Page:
The route to registration for a sign is made up of several steps including an application to register it as a trademark. And within this application, and in order for it to be registered as a trademark, it must comply with a number of statutory rules.
If the most frequently occurring trademarks are “traditional” words, figurative and figurative marks with word elements, then a sign used in trade to identify the origin of products or services (the basic definition of a trademark) can also consist of non-traditional marks.
Without being too exhaustive, a list of “non-traditional” trademarks will include color marks, shape trademarks, sound marks, pattern marks, position marks, motion marks, multimedia marks or even hologram marks. In this article, we will focus on color and follow it with a series of articles on the other forms of non-conventional trademarks.
In 2017, the graphical representation requirement was no longer required and the European Parliament and Council made it possible for would-be owners to obtain trademark protection for these new types of trademarks without having to produce graphical representation of the marks. A big win for brand owners wanting to expand their brand protection.
New Filing Formats – IP Offices Adapt
As a result of the Amending Regulation (EU) 2015/2424), IP Offices have configured their electronic filing application system so that new formats can be accepted and submitted. Therefore, filing an EU trademark is now possible for large categories of trademarks (shape mark, shape mark containing word elements, position mark, pattern mark, color (single) mark, color (combination) mark, sound mark, motion mark, multimedia mark) :
However, these signs must be capable of distinguishing the goods or services of one undertaking from those of another undertaking and represented on the Register of the Offices in a manner that enables the competent authorities and the public to determine the clear and precise subject of the protection afforded to its proprietor (excluding purely abstract concepts or ideas).
To be eligible for registration and constitute a trademark, the three conditions (being a sign, being capable of distinguishing the goods or services of one undertaking from those of others and being capable of representation of the register) might require a closer examination for each type of non-traditional trademark.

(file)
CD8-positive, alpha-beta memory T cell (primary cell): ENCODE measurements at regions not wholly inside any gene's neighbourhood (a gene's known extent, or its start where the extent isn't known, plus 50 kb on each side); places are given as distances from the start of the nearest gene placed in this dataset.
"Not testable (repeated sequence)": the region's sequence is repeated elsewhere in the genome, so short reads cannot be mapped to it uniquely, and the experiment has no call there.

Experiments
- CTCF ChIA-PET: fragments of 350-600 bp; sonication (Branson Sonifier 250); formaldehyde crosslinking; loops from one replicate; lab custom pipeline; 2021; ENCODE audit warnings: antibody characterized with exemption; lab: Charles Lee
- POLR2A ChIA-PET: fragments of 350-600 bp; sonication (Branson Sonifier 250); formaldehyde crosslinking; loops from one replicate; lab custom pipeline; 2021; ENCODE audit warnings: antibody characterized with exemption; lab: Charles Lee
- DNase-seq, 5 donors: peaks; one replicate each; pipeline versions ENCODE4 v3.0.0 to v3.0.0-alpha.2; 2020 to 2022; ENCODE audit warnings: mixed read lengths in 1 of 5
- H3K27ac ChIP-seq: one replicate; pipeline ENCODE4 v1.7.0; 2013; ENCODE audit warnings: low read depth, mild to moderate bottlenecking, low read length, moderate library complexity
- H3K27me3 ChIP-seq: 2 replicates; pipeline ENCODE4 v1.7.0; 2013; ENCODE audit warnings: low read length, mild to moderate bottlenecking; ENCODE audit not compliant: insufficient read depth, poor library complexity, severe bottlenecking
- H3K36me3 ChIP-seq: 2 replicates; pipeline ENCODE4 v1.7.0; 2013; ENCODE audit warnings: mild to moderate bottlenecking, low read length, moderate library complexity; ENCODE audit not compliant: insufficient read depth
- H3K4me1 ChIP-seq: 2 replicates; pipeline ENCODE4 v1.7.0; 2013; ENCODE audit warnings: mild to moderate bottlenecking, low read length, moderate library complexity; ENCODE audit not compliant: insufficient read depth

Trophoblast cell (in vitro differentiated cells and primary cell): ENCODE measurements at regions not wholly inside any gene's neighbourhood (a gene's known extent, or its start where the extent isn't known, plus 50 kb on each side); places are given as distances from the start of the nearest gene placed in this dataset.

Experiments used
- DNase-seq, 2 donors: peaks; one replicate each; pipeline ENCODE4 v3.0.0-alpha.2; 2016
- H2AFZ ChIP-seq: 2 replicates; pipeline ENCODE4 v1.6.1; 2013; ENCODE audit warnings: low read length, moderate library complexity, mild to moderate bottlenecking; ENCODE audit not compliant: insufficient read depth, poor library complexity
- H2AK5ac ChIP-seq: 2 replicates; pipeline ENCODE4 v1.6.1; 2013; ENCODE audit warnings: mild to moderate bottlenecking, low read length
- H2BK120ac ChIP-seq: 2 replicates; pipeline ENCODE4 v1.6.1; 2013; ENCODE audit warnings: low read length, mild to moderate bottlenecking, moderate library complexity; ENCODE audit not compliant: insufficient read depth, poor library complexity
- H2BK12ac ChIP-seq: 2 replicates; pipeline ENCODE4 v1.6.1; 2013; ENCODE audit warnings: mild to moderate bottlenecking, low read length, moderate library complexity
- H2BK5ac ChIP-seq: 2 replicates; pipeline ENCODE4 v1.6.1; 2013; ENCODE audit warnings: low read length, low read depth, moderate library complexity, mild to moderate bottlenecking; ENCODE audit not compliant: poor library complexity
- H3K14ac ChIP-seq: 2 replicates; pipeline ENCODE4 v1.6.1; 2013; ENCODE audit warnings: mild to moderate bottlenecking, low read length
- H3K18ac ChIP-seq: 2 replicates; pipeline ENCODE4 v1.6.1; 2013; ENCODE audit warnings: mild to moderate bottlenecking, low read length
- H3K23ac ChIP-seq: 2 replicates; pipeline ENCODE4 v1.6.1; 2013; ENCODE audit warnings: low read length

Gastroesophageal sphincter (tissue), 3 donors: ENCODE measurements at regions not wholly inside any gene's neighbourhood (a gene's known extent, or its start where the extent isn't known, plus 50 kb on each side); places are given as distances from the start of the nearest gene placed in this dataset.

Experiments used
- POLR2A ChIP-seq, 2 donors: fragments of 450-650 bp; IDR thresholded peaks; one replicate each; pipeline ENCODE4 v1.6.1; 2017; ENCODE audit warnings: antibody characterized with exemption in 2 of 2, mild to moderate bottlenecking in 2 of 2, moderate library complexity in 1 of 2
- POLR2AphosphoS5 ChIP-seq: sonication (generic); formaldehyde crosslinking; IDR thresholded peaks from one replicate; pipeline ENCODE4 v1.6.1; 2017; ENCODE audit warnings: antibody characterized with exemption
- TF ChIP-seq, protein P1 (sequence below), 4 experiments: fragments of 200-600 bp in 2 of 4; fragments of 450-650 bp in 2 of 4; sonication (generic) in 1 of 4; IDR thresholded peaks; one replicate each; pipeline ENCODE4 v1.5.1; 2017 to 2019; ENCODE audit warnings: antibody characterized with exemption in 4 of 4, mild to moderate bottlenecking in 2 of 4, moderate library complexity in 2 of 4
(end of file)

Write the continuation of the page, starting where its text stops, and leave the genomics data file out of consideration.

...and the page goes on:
In this first article, in our series on non-traditional trademarks, we will explore the challenges associated with the filing and registration of color marks.
Definition of a color mark/Representation of the sign
Color marks are either single color marks without contours or a combination of colors without contours. The following EUTM registrations illustrate the specific requirements for the graphical representation of these signs not linked to a shape :
As above, a single color mark requires a reproduction of the color and a reference to a generally recognized color mode.
As above, a color combination mark requires a reproduction of the color combination that shows the systematic arrangement of the color combination in a uniform and predetermined manner, a reference to a generally recognized color mode and in option a description detailing the systematic arrangement of the color.
The notion of ‘color combination in a uniform and predetermined manner’ is a reference to case law of the CJEU (CJEU, 24 June 2004, C-49-02, Heidelberger Bauchemie, ECLI:EU:C:2004:384 / CJEU, 29 July 2019, C-124/18, Red Bull, ECLI:EU:C:2019:641).
Should the reference to two or more colors in an application for ‘every conceivable form’ be allowed, the precise scope of the registration would remain unclear and the lack of precision and clarity would also permit a plurality of reproductions (or different variations) which are neither determined in advance nor uniform.
Protection for a specific combination of colors as a sign can also be filed by indicating how the colors will be applied to the goods concerned (the shape not being part of the subject matter of the protection sought).